I’ve been feeding a raw diet for about ten years now.  Early on, I was pretty excited about the process, and every trip to the store was an adventure.  At that time I wrote about one of my attempts to get “A Good Deal”.  Some of you will probably recognize yourselves in this account.   For your amusement, here is that story:

Today is Thursday.  Wednesday is the day that the local discount grocery store announces their sale items for the week.  Thursday is the day I check the sales page on-line.  I made my weekly inspection at 2pm today.

I discover that Beef Chuck Steaks and roasts are on sale for .97/pound and let me tell you that .97/pound is a deal for any kind of beef!

For those of you who don’t know me well, you’ll need some background information.  I have an irrational love for A Good Deal, and feeding the dogs a raw diet allows me to indulge in my love of A Good Deal, because meat is always on sale somewhere.  So at that moment, my eyes got very wide at the possibility of buying some chuck steak for .97/pound. 

My husband watches the kids of Thursdays, so this is my free time.  The question became…do I want to make a trip down to the grocery store in my free time, or is there something else I would prefer to do?

I decide to do some research on beef chuck steaks, bone in.  My first thought is whether there would be too much bone in these steak since my dogs need more meat rather than bone in their diets.  So I spent about one hour studying a picture of a cow and trying to figure out exactly where this chunk of meat sits on the cow.  I read articles about Beef Chuck steak, trying to glean a bit of information about the type and quantity of bone.  While I didn’t get the information that I was looking for, I did learn that Beef Chuck Steak is a rather tough (but flavorful) piece of meat, best braised or cut up for stew meat, and that it comes from the neck/shoulder area of the cow.

It’s now 4pm.  My kids are coming home at 6pm, so if I’m going shopping then I need to get moving and now I can’t stand it anymore.  A deal is beckoning, and I cannot resist.  Never mind that I’ll spend more in gas getting to and from the store than I’ll actually save by buying the stuff.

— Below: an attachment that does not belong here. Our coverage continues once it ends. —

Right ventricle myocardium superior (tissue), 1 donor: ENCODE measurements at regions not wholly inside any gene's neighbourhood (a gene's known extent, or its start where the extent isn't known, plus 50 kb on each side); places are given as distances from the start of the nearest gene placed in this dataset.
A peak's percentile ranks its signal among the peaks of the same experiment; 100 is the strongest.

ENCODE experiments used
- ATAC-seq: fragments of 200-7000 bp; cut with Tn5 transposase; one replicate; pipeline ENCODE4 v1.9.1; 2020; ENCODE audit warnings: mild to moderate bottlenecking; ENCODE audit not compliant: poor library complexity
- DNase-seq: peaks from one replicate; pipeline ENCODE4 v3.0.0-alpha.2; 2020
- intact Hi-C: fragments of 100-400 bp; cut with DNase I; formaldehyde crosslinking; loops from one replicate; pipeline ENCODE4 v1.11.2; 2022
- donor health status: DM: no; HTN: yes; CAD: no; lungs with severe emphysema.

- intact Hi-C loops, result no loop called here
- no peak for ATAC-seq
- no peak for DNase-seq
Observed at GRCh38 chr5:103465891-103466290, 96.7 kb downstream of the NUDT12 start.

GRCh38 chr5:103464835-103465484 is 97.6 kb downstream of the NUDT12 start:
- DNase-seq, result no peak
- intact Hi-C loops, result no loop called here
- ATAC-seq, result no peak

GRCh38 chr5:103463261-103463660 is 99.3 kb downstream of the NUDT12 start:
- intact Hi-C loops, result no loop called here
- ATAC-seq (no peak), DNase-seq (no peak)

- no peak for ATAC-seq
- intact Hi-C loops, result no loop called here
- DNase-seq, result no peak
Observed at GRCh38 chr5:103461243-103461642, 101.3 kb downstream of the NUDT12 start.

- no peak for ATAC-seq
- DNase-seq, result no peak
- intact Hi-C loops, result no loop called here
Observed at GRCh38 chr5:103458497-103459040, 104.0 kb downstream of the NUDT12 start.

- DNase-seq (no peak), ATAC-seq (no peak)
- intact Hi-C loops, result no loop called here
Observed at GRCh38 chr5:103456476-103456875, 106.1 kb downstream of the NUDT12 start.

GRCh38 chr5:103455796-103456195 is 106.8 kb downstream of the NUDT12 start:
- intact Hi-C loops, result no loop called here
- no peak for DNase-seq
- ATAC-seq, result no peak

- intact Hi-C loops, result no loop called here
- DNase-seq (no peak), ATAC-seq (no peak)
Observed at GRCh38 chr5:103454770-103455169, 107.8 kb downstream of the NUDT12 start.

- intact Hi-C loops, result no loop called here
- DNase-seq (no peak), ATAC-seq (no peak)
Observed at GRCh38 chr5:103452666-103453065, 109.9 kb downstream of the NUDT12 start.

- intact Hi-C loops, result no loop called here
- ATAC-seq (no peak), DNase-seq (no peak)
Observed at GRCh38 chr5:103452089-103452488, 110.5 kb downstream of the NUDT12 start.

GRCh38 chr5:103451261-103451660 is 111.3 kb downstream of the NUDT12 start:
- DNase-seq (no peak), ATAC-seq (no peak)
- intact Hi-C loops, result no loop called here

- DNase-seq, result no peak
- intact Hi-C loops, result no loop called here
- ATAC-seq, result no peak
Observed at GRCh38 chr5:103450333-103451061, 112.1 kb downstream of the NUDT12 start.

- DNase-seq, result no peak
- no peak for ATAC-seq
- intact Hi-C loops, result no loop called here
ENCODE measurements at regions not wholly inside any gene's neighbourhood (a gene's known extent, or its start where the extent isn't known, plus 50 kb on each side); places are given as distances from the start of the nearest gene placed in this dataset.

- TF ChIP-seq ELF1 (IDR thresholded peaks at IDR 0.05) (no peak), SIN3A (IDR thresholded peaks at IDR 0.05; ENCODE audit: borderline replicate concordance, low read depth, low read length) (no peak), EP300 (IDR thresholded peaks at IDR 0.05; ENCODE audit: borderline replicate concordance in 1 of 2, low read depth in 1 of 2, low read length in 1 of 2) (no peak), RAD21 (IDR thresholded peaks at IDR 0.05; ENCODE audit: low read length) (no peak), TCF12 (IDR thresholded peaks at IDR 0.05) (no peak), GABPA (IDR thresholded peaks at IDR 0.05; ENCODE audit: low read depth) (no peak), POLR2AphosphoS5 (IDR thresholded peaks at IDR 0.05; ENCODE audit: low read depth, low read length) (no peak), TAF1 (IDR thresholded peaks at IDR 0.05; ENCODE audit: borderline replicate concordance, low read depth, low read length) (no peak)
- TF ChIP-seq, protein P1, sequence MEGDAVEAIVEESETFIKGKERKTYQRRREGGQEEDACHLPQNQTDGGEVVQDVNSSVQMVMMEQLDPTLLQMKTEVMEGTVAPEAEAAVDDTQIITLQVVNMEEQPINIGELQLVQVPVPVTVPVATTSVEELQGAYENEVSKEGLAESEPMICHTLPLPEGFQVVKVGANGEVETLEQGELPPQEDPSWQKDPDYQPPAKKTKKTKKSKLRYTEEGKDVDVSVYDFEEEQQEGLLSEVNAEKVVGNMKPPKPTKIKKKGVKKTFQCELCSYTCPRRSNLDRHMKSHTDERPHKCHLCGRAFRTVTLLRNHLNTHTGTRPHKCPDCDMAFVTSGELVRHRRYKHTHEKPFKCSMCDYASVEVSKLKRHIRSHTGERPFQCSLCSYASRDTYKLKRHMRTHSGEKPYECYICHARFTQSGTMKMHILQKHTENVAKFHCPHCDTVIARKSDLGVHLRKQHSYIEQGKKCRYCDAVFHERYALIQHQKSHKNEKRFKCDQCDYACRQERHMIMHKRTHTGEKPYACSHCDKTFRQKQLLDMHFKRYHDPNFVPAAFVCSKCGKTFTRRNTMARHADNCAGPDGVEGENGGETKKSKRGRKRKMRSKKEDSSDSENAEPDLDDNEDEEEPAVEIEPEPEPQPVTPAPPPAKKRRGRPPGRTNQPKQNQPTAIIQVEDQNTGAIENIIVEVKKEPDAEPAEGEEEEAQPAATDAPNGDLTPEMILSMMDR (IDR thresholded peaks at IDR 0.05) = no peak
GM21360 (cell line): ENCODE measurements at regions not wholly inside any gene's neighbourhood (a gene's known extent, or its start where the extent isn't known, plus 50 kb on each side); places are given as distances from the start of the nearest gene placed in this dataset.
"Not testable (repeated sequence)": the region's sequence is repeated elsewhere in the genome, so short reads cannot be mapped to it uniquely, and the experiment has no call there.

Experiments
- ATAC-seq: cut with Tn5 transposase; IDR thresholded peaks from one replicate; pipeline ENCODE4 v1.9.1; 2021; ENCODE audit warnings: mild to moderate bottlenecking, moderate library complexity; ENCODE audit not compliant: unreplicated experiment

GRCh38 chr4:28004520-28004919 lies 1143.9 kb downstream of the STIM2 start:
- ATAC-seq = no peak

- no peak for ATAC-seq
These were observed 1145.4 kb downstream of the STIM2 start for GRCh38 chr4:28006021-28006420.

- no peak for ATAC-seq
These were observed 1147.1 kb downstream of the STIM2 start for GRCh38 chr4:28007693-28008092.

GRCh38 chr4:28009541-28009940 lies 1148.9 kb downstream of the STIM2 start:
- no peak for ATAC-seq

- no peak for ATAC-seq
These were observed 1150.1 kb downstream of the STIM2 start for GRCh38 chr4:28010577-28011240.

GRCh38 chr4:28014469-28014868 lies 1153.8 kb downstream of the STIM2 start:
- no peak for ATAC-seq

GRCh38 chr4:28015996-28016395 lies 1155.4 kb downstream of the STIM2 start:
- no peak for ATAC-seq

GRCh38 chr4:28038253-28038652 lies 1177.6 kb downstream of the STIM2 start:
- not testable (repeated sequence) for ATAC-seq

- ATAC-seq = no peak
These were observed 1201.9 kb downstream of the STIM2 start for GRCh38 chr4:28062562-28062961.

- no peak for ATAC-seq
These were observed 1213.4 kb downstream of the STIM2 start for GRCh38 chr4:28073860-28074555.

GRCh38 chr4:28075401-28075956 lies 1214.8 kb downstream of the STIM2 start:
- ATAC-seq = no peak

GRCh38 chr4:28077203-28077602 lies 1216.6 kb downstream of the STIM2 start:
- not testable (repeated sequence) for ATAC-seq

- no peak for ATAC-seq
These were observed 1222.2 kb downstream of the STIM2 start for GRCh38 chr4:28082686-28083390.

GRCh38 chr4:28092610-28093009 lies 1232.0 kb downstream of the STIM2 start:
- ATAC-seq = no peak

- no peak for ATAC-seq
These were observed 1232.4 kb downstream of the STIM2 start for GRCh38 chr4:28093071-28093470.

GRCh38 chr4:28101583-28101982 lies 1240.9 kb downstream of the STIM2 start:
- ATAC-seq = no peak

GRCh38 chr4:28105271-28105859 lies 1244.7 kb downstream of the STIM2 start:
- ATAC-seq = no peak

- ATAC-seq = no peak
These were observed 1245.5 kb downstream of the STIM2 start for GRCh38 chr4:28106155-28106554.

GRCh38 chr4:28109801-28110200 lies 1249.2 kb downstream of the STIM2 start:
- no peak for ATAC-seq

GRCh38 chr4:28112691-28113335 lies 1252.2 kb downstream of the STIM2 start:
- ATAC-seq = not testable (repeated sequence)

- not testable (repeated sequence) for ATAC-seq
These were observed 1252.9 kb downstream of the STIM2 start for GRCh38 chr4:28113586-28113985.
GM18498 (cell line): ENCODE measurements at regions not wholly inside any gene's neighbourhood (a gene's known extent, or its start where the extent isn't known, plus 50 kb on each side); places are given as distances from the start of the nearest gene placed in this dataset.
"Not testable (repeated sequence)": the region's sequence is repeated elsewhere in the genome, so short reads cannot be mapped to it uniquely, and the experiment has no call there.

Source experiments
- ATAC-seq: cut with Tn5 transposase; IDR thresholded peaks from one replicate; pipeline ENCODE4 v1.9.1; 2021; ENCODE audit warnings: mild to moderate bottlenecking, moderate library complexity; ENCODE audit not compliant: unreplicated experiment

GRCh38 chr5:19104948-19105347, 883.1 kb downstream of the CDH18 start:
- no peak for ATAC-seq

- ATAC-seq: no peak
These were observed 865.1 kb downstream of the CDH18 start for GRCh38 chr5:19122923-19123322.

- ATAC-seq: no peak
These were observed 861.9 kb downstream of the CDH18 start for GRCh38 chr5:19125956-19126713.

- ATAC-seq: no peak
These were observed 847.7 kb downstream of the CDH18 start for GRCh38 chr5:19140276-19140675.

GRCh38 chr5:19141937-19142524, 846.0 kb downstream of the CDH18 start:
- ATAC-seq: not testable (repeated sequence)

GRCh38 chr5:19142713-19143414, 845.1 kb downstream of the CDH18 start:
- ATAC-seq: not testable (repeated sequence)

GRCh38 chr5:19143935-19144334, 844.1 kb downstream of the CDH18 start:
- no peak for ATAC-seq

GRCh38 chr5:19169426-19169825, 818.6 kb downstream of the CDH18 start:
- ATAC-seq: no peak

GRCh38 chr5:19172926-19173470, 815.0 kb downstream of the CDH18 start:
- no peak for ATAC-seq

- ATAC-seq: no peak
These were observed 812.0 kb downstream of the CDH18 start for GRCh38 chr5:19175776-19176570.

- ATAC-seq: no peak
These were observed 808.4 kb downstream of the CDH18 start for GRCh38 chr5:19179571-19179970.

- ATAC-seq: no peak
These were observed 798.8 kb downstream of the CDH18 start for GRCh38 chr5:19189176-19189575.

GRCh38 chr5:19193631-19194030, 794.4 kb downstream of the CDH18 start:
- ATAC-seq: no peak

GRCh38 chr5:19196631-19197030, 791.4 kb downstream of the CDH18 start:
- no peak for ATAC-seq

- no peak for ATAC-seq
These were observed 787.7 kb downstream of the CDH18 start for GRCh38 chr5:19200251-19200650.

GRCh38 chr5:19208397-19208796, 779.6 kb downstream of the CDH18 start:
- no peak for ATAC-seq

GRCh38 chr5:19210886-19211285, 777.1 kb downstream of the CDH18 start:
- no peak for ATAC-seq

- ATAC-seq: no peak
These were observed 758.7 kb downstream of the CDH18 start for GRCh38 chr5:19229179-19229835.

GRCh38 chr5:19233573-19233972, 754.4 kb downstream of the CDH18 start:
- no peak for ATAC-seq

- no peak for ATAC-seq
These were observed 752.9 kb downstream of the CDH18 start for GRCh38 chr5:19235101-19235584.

I arrive at the grocery store and head straight for the meat section; time for serious shopping.  I find the chuck – they are out of the steaks, but have the roast.  Hot damn!  That means I can get a raincheck; that’s even better than bringing it home and storing it in my over-full freezer!  In the meantime, I check out the roast.  Hmm.  Not bad.  Appears to have a reasonable amount of bone to meat.  I put several in my cart.  I’m not done yet; this store always has something to be had. 

In the pork section, I find pork neck bones for .78/pound.  I take about 6 pounds of that.  They have pork snouts, pork tails, and pork feet.  I take all the pork tails and enough of the rest to keep me for awhile.  The lady next to me grabs a package of pork snouts as well.  We smile at each other. 

Off to the beef section where I find beef feet and kidneys, nicely cut up into reasonable dog-sized servings.  I put a package with the smallest beef feet I can find into my basket.  Six packages of ground turkey at .97/pound, 5 pounds of kidney to grind into my famous homemade liver treats at .77/pound.  

And the crowning achievement of the trip.  A large package of ground beef with a broken under carton and part of the overwrap missing.  A little bloody and rank looking, but 70% off and the dogs could care less. Wow.  That’s what I’m talking about!

Unfortunately, I now have about 40 pounds of meat in my cart.  I think I can fit it into my freezer.  I hope anyway.

Off to the check out stand.  As I stand there delighting in my good fortune, I see that people are looking at my cart.  And at me. Children are wide eyed staring and their parents are talking to them in low voices.  It finally dawns of me that they think my dinner is going consist of pork snout, beef feet, kidneys, or rotten ground beef.  And considering the bulk I’m purchasing, I’ll be eating these delicacies for several months.  Of course no one says anything, but I have managed to generate a good deal of sympathy (or revulsion) for my plight.  The checkout lady smiles sympathetically but says nothing.

I pack my bags, load the car, and head home.  Most of it fits in the freezer, but not quite all.  Not a problem.  I’ll leave the pork snouts and beef feet in the fridge and wait till my husband discovers them.